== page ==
Concerns have been raised that Check Point's commission structure and management culture is having an adverse impact on staff attrition rates at the security vendor.
Check Point has lost about a third of its UK staff – around 20 people – this year, according to various sources. This includes not only a string of management heads such as Terry Greer King, Zoe Clark (who has moved to Websense) and Spencer Starkey (who has joined McAfee), but also numerous rank-and-file sales staff.
While staff retention is an issue faced by all vendors, one industry onlooker described the attrition rate at Check Point this year as "astronomical".
Various sources, including partners, fingered Check Point's commission structure and flat management structure – meaning even small decisions must be signed off from Israel – as the main culprits.
While the vendor is known as a "mid-range" payer, commission plans are often issued towards the end of the year and a lack of accelerators and policy of capping commission mean sales staff have little incentive to over-achieve, onlookers said.
"Good people don't leave their jobs if they are earning good commission and being looked after," said one source.
"Check Point runs the organisation like it's a 10-man business, and it now has 2,500 staff – they need to get into the 21st century."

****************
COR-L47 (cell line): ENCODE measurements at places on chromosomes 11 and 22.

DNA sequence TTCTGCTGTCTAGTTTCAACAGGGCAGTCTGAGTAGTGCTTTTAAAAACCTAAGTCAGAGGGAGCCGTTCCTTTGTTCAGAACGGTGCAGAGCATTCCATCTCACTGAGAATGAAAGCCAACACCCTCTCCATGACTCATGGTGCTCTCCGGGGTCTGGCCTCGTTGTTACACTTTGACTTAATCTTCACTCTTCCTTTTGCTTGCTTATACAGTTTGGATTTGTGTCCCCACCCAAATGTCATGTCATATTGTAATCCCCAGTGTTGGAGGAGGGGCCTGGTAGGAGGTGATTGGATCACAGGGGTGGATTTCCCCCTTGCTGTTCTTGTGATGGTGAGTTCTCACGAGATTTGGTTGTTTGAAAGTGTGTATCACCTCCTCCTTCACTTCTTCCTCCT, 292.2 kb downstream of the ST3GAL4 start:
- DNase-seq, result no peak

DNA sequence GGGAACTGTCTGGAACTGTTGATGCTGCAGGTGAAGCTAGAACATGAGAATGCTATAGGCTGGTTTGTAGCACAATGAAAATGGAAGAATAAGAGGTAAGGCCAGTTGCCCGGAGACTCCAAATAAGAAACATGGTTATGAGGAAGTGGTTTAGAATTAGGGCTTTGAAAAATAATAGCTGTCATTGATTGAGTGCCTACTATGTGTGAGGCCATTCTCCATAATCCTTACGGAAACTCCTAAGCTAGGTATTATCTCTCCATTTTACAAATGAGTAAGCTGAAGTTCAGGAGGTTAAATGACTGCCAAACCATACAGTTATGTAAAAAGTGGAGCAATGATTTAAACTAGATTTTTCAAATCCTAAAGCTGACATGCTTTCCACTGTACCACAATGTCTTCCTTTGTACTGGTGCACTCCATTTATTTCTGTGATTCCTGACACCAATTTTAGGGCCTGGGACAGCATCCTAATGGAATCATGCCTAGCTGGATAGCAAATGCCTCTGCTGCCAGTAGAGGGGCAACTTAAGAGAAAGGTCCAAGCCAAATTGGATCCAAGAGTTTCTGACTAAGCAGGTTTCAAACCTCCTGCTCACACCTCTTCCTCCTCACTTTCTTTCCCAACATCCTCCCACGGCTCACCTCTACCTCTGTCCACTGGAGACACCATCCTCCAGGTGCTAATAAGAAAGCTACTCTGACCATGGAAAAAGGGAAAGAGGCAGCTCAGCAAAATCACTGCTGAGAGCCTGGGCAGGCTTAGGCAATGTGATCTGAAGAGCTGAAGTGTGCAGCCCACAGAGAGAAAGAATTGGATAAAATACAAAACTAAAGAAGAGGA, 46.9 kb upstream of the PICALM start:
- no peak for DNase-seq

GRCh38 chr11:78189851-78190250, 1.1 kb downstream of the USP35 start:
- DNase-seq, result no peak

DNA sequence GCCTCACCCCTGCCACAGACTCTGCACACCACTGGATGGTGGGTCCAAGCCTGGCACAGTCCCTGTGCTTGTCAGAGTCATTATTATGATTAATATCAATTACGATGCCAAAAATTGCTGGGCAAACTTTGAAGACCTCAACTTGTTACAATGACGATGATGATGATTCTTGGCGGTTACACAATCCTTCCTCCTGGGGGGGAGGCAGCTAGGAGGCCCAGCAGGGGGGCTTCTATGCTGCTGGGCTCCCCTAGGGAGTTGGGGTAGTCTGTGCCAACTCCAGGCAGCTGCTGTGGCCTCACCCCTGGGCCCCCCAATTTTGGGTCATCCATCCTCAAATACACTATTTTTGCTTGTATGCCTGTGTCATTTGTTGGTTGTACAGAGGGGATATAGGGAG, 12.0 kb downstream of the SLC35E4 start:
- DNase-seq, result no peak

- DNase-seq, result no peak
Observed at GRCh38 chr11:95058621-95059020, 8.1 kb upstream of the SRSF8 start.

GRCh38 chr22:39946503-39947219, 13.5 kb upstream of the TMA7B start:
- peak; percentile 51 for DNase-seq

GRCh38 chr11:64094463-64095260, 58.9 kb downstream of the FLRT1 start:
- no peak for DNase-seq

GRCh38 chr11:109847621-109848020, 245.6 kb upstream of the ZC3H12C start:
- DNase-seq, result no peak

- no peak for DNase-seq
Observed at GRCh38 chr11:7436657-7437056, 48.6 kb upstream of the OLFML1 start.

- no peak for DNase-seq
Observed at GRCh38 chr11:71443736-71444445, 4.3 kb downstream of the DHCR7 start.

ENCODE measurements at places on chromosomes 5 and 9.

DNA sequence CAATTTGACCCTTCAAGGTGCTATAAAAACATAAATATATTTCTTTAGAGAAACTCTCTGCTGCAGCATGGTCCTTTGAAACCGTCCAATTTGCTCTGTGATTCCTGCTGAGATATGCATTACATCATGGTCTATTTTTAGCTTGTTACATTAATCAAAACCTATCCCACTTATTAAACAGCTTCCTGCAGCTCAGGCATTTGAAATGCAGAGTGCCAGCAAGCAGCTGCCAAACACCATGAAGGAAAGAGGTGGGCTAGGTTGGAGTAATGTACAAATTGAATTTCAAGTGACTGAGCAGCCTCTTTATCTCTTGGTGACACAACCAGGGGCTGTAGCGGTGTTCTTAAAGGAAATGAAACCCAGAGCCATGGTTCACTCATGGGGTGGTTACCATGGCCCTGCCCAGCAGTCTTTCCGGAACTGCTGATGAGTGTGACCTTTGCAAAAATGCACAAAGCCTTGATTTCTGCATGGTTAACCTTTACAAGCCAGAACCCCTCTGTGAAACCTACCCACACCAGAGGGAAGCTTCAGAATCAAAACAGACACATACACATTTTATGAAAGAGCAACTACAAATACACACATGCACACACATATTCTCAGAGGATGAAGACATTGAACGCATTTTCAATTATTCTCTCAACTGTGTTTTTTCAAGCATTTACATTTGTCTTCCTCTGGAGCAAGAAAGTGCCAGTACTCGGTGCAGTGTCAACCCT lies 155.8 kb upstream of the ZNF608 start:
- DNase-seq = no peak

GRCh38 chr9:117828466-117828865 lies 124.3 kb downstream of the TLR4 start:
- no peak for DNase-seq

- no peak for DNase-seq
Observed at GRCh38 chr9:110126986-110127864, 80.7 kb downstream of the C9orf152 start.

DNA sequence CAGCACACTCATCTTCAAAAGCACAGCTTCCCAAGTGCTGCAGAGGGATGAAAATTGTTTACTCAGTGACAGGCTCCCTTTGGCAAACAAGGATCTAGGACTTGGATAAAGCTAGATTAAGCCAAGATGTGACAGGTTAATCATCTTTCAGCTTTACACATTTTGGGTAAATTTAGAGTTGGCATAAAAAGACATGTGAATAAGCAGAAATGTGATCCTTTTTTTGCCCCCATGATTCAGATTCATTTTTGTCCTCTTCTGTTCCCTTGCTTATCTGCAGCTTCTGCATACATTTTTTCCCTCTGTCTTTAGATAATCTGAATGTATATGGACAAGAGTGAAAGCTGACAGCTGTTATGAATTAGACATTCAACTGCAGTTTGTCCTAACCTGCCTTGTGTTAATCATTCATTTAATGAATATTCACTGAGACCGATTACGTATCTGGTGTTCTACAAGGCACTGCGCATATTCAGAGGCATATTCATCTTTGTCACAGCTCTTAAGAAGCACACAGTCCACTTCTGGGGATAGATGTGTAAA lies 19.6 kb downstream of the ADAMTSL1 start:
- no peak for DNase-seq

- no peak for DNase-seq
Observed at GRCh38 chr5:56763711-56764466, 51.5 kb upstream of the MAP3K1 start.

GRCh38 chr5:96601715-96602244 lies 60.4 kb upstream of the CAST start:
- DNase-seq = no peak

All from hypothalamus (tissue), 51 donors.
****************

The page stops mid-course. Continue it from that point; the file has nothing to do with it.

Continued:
Staff feel "cheated" when sales targets are suddenly raised in November, said another source.
Check Point declined to comment for the story but it may well take the view that it has no need to change anything given that its sales rose eight per cent in 2012 to $1.346bn (£0.88bn) and its market worth has trebled over the past five years. Its technology is almost universally lauded by analysts and partners alike.
But Simon Hember, founder of IT security recruitment firm Acumin, said Check Point's recent growth has spawned a political and bureaucratic culture that risks stifling innovation.
Unlike most of its peers, Check Point has been loath to employ external recruitment firms to attract talent and Hember said this had made it a "source company" for the recruitment industry.
"The fact they don't use agencies turns them into a key target and hunting ground for talent, which immediately causes attrition issues," he said.
Some resellers complained the mass exodus of staff had caused continuity problems – after all, it has got through three channel sales directors (Dave Moss, Anna Russell and Zoe Clark) in 14 months.
But John Gilbertson, managing director of Check Point Platinum partner Bytes Security Partnerships, argued that the vendor's staff attrition woes had had little impact on his business.
"I don't see this affecting our business," he said. "The technology is great and the staff that remain – especially Mike [Wakefield, who recently took over the channel sales director role following Zoe Clark's departure] – have been instrumental in driving the growth of our business."
Gilbertson said staff leaving was "just one of those things".
"At the moment, there is huge demand within the security marketplace for good people and some companies are paying silly money," he said.
Check Point has recently hired a dedicated internal recruitment specialist and has "substantial open headcount", said one source. New staff are arriving every week, we hear, including from Websense, with which Check Point has a long-running history of staff swapsies.
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